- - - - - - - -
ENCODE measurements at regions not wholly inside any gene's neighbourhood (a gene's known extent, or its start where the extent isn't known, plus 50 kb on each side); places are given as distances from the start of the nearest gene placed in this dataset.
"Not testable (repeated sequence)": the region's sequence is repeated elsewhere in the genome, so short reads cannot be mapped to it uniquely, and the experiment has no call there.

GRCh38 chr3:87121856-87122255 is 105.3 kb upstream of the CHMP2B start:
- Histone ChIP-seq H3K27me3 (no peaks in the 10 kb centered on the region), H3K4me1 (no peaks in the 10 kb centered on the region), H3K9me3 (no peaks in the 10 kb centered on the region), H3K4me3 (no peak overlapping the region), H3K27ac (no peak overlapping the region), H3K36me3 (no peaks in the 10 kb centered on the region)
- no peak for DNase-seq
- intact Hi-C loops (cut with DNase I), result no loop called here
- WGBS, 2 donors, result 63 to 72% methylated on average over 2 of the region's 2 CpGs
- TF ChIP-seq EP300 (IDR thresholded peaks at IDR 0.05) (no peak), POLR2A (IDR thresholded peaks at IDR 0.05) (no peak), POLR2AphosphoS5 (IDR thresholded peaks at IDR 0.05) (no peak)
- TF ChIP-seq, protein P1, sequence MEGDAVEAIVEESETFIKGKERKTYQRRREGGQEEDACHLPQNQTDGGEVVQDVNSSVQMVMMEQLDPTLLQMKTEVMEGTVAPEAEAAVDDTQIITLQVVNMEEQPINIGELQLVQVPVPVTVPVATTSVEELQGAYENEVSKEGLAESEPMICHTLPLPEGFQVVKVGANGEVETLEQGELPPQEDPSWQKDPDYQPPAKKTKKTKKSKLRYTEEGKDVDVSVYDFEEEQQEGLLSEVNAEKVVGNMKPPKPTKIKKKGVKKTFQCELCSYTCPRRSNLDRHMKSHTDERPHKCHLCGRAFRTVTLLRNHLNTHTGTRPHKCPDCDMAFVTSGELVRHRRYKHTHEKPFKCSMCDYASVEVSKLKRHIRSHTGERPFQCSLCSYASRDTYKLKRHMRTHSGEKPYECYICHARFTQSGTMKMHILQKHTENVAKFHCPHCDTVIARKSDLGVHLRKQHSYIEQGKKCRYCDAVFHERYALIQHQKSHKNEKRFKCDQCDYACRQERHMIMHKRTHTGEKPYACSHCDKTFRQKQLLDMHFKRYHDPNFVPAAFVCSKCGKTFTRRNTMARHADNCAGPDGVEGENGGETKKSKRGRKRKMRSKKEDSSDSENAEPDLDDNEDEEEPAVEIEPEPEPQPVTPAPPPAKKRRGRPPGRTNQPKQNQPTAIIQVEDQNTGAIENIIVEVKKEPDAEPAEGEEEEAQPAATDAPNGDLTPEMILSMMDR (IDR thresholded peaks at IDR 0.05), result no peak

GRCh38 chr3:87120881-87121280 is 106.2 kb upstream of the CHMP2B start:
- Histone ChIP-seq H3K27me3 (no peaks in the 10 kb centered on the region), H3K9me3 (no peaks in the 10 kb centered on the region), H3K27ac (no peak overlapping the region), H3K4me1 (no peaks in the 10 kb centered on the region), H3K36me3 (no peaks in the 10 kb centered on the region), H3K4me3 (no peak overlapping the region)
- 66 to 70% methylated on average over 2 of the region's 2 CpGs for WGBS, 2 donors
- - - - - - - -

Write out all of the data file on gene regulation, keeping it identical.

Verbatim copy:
ENCODE measurements at regions not wholly inside any gene's neighbourhood (a gene's known extent, or its start where the extent isn't known, plus 50 kb on each side); places are given as distances from the start of the nearest gene placed in this dataset.
"Not testable (repeated sequence)": the region's sequence is repeated elsewhere in the genome, so short reads cannot be mapped to it uniquely, and the experiment has no call there.

GRCh38 chr3:87121856-87122255 is 105.3 kb upstream of the CHMP2B start:
- Histone ChIP-seq H3K27me3 (no peaks in the 10 kb centered on the region), H3K4me1 (no peaks in the 10 kb centered on the region), H3K9me3 (no peaks in the 10 kb centered on the region), H3K4me3 (no peak overlapping the region), H3K27ac (no peak overlapping the region), H3K36me3 (no peaks in the 10 kb centered on the region)
- no peak for DNase-seq
- intact Hi-C loops (cut with DNase I), result no loop called here
- WGBS, 2 donors, result 63 to 72% methylated on average over 2 of the region's 2 CpGs
- TF ChIP-seq EP300 (IDR thresholded peaks at IDR 0.05) (no peak), POLR2A (IDR thresholded peaks at IDR 0.05) (no peak), POLR2AphosphoS5 (IDR thresholded peaks at IDR 0.05) (no peak)
- TF ChIP-seq, protein P1, sequence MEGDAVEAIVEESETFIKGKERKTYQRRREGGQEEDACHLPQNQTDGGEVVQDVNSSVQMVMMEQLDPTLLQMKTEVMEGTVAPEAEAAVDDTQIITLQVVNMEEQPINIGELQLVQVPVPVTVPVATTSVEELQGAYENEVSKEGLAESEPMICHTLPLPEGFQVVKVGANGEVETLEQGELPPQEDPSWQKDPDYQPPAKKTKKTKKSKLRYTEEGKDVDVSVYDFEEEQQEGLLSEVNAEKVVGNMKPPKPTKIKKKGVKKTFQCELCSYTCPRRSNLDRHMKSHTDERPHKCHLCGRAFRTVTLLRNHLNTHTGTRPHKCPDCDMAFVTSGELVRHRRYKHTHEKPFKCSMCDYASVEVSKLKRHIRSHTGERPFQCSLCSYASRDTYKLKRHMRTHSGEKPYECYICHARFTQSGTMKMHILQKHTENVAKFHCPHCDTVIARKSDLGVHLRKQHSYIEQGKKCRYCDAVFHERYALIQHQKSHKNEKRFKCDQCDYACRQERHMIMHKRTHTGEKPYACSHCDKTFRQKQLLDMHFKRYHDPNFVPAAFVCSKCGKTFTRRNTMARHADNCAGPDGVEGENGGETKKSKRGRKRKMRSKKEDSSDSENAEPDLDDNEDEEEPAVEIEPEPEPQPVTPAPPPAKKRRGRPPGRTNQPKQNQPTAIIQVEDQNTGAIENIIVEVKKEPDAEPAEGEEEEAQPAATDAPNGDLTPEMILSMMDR (IDR thresholded peaks at IDR 0.05), result no peak

GRCh38 chr3:87120881-87121280 is 106.2 kb upstream of the CHMP2B start:
- Histone ChIP-seq H3K27me3 (no peaks in the 10 kb centered on the region), H3K9me3 (no peaks in the 10 kb centered on the region), H3K27ac (no peak overlapping the region), H3K4me1 (no peaks in the 10 kb centered on the region), H3K36me3 (no peaks in the 10 kb centered on the region), H3K4me3 (no peak overlapping the region)
- 66 to 70% methylated on average over 2 of the region's 2 CpGs for WGBS, 2 donors